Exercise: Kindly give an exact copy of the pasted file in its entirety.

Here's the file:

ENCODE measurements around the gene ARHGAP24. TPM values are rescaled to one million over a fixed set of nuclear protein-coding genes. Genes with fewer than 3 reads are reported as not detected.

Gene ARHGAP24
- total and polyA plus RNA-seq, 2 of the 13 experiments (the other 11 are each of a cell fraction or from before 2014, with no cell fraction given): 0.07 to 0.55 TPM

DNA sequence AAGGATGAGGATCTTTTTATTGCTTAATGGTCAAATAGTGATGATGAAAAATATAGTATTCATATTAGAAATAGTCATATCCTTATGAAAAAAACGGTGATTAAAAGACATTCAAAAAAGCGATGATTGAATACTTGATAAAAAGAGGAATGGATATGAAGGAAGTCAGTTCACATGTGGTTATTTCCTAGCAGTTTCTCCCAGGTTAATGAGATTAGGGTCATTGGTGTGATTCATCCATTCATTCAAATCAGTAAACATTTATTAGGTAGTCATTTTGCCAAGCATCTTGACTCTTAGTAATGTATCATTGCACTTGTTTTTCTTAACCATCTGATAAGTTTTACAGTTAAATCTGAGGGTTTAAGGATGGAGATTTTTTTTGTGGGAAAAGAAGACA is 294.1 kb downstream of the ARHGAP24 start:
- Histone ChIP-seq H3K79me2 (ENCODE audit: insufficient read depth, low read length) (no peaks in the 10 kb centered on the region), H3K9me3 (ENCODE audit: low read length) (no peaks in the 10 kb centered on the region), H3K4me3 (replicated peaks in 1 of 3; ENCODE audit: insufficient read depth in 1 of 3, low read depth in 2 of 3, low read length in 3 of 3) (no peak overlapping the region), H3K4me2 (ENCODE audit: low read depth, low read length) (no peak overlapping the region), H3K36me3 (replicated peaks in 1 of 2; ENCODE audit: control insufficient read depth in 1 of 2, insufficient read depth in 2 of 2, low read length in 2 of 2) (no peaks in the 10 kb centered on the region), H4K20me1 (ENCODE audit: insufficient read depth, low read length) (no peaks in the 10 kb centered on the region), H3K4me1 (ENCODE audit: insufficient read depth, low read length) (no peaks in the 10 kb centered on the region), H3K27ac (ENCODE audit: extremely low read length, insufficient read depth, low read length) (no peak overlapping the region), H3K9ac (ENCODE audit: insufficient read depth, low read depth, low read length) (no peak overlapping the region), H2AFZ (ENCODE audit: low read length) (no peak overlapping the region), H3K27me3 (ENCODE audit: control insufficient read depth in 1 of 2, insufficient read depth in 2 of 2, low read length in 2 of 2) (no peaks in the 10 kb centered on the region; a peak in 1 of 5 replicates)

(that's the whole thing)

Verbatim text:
ENCODE measurements around the gene ARHGAP24. TPM values are rescaled to one million over a fixed set of nuclear protein-coding genes. Genes with fewer than 3 reads are reported as not detected.

Gene ARHGAP24
- total and polyA plus RNA-seq, 2 of the 13 experiments (the other 11 are each of a cell fraction or from before 2014, with no cell fraction given): 0.07 to 0.55 TPM

DNA sequence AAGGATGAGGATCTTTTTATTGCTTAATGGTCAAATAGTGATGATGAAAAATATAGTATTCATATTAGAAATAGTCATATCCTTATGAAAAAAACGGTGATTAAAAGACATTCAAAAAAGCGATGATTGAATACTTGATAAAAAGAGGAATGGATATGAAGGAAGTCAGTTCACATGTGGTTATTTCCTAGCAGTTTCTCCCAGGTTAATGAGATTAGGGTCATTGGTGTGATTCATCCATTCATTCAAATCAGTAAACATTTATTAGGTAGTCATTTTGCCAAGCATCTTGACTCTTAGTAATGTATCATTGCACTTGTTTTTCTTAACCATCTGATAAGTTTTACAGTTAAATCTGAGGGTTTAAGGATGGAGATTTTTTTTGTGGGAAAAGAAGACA is 294.1 kb downstream of the ARHGAP24 start:
- Histone ChIP-seq H3K79me2 (ENCODE audit: insufficient read depth, low read length) (no peaks in the 10 kb centered on the region), H3K9me3 (ENCODE audit: low read length) (no peaks in the 10 kb centered on the region), H3K4me3 (replicated peaks in 1 of 3; ENCODE audit: insufficient read depth in 1 of 3, low read depth in 2 of 3, low read length in 3 of 3) (no peak overlapping the region), H3K4me2 (ENCODE audit: low read depth, low read length) (no peak overlapping the region), H3K36me3 (replicated peaks in 1 of 2; ENCODE audit: control insufficient read depth in 1 of 2, insufficient read depth in 2 of 2, low read length in 2 of 2) (no peaks in the 10 kb centered on the region), H4K20me1 (ENCODE audit: insufficient read depth, low read length) (no peaks in the 10 kb centered on the region), H3K4me1 (ENCODE audit: insufficient read depth, low read length) (no peaks in the 10 kb centered on the region), H3K27ac (ENCODE audit: extremely low read length, insufficient read depth, low read length) (no peak overlapping the region), H3K9ac (ENCODE audit: insufficient read depth, low read depth, low read length) (no peak overlapping the region), H2AFZ (ENCODE audit: low read length) (no peak overlapping the region), H3K27me3 (ENCODE audit: control insufficient read depth in 1 of 2, insufficient read depth in 2 of 2, low read length in 2 of 2) (no peaks in the 10 kb centered on the region; a peak in 1 of 5 replicates)